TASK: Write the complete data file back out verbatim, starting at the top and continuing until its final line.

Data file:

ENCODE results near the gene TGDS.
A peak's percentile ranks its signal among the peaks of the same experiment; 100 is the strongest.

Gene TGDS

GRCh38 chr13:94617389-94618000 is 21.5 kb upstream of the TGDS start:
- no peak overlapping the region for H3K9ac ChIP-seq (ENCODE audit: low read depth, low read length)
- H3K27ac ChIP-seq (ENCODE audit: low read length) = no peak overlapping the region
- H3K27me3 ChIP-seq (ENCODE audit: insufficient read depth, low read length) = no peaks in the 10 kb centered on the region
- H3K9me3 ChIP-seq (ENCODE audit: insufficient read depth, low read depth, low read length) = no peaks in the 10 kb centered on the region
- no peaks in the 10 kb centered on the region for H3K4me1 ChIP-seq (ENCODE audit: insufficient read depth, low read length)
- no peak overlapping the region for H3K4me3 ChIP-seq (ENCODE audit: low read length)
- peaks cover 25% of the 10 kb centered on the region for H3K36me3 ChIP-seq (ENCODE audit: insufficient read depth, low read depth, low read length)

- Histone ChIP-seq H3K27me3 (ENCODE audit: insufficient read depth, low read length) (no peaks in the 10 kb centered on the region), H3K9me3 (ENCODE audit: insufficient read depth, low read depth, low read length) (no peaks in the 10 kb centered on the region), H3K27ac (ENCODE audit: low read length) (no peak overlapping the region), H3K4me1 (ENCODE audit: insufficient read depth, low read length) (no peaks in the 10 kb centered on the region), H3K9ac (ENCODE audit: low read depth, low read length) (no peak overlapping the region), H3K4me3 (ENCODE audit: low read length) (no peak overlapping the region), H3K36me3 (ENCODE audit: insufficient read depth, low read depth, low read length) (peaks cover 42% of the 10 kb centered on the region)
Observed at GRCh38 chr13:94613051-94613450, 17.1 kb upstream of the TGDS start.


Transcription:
ENCODE results near the gene TGDS.
A peak's percentile ranks its signal among the peaks of the same experiment; 100 is the strongest.

Gene TGDS

GRCh38 chr13:94617389-94618000 is 21.5 kb upstream of the TGDS start:
- no peak overlapping the region for H3K9ac ChIP-seq (ENCODE audit: low read depth, low read length)
- H3K27ac ChIP-seq (ENCODE audit: low read length) = no peak overlapping the region
- H3K27me3 ChIP-seq (ENCODE audit: insufficient read depth, low read length) = no peaks in the 10 kb centered on the region
- H3K9me3 ChIP-seq (ENCODE audit: insufficient read depth, low read depth, low read length) = no peaks in the 10 kb centered on the region
- no peaks in the 10 kb centered on the region for H3K4me1 ChIP-seq (ENCODE audit: insufficient read depth, low read length)
- no peak overlapping the region for H3K4me3 ChIP-seq (ENCODE audit: low read length)
- peaks cover 25% of the 10 kb centered on the region for H3K36me3 ChIP-seq (ENCODE audit: insufficient read depth, low read depth, low read length)

- Histone ChIP-seq H3K27me3 (ENCODE audit: insufficient read depth, low read length) (no peaks in the 10 kb centered on the region), H3K9me3 (ENCODE audit: insufficient read depth, low read depth, low read length) (no peaks in the 10 kb centered on the region), H3K27ac (ENCODE audit: low read length) (no peak overlapping the region), H3K4me1 (ENCODE audit: insufficient read depth, low read length) (no peaks in the 10 kb centered on the region), H3K9ac (ENCODE audit: low read depth, low read length) (no peak overlapping the region), H3K4me3 (ENCODE audit: low read length) (no peak overlapping the region), H3K36me3 (ENCODE audit: insufficient read depth, low read depth, low read length) (peaks cover 42% of the 10 kb centered on the region)
Observed at GRCh38 chr13:94613051-94613450, 17.1 kb upstream of the TGDS start.